Changing times

Sapient India, one of the few companies to offer mental health-related help, says 50% of its employees have used its mental health services. “We attribute this to more awareness and open communication regarding mental wellness, including regular trainings for managers and supervisors to identify signs of distress, and offer support when needed," says Kameshwari Rao, group vice president, people strategy.

The Mental Healthcare Act, 2017, emphasizes the rights of an employee, warns against discrimination and mandates that all insurance companies offer provisions for treatment of mental health-related illnesses. Royal Bank of Scotland (RBS) India, meanwhile, provides health insurance for its employees and their families that covers treatments relating to psychiatric and psychosomatic disorders. “We are part of initiatives like the ‘Time to Change’ pledge, which is UK’s biggest programme to challenge mental health stigma and discrimination. Additionally, RBS has webinars, a confidential 24/7 helpline, mental health guides, and an app to boost relaxation and de-stress," says Anuranjita Kumar, managing director, human resources, international hubs, RBS.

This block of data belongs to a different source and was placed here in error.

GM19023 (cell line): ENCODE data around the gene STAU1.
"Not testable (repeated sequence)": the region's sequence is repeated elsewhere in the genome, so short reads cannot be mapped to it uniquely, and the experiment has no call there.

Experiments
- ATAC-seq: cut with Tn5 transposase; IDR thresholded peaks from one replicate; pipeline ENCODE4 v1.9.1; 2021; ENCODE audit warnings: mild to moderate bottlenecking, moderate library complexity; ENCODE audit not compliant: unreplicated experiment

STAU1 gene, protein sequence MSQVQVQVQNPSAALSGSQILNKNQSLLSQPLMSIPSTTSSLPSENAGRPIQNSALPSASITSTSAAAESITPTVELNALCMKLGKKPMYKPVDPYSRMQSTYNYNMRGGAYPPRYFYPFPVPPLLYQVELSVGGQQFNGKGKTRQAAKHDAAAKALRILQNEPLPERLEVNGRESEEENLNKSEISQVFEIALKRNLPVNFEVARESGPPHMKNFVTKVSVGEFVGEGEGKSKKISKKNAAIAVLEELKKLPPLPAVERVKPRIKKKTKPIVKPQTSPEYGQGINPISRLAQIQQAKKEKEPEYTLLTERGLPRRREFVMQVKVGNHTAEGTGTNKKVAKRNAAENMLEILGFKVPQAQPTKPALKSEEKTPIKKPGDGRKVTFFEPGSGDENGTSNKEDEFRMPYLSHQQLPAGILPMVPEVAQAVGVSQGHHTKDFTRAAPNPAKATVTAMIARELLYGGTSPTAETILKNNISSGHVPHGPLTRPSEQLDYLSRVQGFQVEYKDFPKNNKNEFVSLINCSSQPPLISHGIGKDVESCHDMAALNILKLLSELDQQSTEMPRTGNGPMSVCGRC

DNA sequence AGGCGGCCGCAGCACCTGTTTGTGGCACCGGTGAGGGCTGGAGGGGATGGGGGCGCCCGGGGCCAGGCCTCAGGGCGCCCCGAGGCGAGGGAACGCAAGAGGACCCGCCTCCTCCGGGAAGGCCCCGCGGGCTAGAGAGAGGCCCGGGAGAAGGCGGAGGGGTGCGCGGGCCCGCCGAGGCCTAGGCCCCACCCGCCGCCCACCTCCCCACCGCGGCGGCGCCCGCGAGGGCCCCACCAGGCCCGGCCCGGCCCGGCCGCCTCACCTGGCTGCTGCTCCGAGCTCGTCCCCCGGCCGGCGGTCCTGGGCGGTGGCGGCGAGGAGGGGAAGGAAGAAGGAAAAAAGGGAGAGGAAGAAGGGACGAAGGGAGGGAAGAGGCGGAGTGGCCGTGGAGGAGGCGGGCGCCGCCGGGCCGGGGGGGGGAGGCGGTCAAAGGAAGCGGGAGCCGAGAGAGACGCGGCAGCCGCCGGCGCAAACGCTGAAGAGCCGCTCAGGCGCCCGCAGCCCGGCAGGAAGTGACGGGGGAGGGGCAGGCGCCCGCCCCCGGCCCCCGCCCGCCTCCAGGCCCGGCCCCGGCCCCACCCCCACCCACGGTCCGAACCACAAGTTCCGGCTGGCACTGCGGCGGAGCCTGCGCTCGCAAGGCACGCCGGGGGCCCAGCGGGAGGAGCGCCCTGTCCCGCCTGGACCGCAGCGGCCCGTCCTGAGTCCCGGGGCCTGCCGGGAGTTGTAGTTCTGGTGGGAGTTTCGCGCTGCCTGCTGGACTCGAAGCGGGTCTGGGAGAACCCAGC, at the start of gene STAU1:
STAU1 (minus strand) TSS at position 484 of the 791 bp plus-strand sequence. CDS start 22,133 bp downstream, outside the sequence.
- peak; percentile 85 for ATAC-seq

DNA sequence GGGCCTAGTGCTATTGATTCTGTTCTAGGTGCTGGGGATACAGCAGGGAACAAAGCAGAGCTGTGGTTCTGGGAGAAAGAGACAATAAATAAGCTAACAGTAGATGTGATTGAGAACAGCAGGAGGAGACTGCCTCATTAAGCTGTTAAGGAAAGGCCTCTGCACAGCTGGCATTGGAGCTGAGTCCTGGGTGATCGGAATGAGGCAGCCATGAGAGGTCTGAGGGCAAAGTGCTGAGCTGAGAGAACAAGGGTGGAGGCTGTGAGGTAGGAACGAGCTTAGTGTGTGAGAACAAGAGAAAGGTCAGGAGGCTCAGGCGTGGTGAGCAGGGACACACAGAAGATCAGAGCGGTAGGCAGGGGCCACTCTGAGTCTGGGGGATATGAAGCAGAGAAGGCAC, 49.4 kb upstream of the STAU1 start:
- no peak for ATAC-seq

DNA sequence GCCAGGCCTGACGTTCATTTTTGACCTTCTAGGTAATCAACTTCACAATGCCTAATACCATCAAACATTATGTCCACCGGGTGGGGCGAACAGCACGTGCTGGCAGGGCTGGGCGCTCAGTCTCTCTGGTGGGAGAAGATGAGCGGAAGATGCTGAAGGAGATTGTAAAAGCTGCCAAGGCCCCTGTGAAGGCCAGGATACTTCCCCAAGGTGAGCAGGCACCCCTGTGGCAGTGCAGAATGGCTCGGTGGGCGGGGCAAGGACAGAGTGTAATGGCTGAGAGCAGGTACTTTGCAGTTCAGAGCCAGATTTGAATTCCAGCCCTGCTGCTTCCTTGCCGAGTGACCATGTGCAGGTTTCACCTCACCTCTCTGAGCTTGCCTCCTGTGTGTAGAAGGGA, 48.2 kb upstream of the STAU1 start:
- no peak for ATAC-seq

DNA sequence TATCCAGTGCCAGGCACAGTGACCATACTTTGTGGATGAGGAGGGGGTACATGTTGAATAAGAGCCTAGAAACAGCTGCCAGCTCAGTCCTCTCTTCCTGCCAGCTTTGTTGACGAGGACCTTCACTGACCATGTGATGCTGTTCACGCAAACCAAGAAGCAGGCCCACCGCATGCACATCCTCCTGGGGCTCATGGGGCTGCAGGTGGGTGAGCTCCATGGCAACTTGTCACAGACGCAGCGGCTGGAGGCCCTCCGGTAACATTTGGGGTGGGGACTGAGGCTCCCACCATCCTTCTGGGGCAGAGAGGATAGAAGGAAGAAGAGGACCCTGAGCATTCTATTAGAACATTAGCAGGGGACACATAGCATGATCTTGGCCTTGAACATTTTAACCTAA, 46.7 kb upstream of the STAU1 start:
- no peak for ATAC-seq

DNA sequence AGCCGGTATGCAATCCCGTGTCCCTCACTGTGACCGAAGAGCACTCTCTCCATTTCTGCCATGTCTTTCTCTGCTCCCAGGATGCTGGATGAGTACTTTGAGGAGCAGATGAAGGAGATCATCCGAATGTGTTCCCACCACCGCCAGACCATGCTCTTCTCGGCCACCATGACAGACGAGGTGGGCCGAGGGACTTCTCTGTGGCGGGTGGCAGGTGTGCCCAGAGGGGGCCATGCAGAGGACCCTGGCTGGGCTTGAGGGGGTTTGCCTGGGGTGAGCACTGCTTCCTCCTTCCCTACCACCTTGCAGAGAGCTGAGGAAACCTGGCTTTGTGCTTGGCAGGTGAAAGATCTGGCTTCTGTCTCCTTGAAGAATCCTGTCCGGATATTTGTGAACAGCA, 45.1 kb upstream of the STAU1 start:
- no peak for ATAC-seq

The former travel and hospitality executive, who is now recovering, set up a content and website design consultancy this year. Reflecting on what her employer could have done, she says: “Employees give so much to organizations. They should support employees in their time of need. If I was an employer I would have given my employee a couple of months off, with some paid component, and would have developed a programme to equip senior managers to be more empathic," she says.

Dr Parikh proposes a three-pronged approach—policy interventions in the company, developing a culture that encourages help-seeking and discourages overwork, and regular screenings. “All of this needs to be low-cost and rights-based where the confidentiality and privacy of employees come first." he says.